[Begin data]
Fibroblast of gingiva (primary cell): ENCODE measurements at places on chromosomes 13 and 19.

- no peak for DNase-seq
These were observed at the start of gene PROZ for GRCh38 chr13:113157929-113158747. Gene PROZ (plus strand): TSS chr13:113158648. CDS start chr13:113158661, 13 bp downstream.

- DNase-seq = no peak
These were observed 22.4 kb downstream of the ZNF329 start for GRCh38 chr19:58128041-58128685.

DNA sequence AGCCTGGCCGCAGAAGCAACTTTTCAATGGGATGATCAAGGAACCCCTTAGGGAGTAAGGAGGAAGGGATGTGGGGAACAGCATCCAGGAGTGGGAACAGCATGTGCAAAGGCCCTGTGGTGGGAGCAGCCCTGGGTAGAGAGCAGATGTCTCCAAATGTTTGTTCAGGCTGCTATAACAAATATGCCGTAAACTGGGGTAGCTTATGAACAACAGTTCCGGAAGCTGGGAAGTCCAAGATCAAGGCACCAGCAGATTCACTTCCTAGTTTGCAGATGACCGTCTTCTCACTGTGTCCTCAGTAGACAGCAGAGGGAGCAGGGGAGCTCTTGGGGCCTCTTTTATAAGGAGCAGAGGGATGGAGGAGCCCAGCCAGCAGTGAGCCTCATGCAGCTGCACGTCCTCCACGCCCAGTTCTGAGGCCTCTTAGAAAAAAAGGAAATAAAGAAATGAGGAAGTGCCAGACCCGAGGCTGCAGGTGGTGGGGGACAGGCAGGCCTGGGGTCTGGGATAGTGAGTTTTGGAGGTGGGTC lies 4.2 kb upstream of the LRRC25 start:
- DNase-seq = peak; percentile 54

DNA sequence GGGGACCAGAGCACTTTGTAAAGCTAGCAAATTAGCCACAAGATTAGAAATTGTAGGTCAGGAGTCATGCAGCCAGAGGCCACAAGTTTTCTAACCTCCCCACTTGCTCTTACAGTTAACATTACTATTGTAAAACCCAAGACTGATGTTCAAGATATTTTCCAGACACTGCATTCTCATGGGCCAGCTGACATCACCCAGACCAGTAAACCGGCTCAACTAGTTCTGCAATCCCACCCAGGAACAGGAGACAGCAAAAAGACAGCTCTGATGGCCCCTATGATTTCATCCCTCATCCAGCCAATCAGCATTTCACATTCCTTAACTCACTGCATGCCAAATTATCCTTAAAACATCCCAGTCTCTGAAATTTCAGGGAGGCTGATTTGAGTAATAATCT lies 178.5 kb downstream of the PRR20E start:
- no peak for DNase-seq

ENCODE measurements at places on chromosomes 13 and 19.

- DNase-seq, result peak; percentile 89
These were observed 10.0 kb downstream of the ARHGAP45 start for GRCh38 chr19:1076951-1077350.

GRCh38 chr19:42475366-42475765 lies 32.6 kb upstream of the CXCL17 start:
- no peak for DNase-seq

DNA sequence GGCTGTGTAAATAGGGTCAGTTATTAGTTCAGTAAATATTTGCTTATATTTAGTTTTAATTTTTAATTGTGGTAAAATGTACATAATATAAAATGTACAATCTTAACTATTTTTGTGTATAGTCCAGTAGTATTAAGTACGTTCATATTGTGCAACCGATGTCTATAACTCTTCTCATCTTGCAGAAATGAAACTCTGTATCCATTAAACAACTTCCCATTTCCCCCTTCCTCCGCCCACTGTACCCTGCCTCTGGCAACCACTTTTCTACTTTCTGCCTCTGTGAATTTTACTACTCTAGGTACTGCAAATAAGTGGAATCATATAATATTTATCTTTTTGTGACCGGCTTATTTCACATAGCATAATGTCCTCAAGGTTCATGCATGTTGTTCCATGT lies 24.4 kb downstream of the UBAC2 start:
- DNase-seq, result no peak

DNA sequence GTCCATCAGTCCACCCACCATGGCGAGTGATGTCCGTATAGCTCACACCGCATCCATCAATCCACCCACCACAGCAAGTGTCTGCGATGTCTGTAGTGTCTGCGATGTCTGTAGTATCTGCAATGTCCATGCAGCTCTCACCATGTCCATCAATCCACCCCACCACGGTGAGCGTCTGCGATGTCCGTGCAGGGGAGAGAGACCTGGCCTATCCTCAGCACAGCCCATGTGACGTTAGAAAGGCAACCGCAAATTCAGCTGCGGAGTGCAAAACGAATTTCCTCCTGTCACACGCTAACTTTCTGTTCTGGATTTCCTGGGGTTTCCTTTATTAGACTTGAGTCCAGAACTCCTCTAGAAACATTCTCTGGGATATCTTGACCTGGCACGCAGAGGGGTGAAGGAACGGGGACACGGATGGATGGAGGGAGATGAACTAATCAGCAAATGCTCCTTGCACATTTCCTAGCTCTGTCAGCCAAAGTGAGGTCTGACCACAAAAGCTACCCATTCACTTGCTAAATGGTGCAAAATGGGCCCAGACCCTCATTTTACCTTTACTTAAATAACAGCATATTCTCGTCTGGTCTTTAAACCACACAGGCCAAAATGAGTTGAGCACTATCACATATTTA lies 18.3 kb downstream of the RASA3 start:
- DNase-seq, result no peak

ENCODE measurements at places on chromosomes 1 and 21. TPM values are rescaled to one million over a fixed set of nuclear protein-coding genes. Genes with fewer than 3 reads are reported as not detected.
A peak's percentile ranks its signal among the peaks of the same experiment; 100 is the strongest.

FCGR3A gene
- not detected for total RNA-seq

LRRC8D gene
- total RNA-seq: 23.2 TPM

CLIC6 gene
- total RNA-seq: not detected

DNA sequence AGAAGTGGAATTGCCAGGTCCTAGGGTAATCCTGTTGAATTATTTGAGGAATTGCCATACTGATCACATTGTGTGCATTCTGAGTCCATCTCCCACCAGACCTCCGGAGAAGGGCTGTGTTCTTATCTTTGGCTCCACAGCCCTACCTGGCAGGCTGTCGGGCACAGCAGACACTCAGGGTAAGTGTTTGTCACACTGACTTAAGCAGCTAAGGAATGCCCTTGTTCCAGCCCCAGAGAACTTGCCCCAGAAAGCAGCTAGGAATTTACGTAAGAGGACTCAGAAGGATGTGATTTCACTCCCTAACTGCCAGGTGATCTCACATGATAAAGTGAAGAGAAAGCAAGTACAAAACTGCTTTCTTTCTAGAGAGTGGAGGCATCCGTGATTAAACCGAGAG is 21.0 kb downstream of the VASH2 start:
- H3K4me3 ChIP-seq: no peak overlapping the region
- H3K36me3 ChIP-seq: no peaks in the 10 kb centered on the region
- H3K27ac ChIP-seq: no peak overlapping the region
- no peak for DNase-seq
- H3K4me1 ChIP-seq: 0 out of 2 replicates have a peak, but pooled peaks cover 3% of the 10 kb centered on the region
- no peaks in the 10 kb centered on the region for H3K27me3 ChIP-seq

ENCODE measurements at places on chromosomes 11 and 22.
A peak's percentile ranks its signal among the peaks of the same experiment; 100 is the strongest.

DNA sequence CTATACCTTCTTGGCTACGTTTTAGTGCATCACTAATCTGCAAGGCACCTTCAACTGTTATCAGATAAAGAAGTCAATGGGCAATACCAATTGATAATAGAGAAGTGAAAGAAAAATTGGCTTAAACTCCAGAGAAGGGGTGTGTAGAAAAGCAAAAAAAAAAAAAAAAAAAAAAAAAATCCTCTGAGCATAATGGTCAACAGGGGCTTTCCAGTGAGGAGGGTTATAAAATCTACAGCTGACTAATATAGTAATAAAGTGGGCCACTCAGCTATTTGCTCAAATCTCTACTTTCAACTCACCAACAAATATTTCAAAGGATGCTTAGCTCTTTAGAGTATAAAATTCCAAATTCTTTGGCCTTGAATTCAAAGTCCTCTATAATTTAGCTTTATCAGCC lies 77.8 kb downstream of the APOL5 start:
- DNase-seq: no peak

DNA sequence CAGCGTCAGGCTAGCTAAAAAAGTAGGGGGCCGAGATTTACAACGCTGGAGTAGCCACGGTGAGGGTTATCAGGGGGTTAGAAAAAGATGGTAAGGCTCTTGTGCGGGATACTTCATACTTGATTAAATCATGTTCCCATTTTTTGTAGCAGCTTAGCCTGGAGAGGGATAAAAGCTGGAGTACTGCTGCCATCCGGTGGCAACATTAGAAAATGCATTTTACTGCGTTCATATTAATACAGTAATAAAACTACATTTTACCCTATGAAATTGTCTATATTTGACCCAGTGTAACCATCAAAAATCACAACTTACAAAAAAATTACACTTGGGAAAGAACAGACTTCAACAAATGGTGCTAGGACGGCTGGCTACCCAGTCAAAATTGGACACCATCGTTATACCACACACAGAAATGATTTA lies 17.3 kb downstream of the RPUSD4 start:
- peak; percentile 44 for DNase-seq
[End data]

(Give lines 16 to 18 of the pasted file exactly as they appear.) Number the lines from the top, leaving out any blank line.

- DNase-seq, result no peak

DNA sequence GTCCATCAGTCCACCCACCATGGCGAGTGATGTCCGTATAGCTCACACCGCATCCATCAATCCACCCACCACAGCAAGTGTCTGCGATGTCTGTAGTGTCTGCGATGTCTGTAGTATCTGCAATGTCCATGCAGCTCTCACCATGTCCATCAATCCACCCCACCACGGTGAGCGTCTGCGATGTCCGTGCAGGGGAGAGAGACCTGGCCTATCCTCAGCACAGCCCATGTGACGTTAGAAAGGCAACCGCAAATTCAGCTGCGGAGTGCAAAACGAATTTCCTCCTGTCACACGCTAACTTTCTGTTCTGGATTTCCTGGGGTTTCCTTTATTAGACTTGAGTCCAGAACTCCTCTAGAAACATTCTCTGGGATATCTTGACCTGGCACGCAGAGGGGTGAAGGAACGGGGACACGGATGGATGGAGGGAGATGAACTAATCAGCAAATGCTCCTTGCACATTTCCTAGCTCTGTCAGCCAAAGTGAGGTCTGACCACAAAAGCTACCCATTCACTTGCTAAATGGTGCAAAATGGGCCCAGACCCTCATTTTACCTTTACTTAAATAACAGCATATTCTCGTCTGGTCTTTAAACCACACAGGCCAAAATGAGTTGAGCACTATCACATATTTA lies 18.3 kb downstream of the RASA3 start:
- DNase-seq, result no peak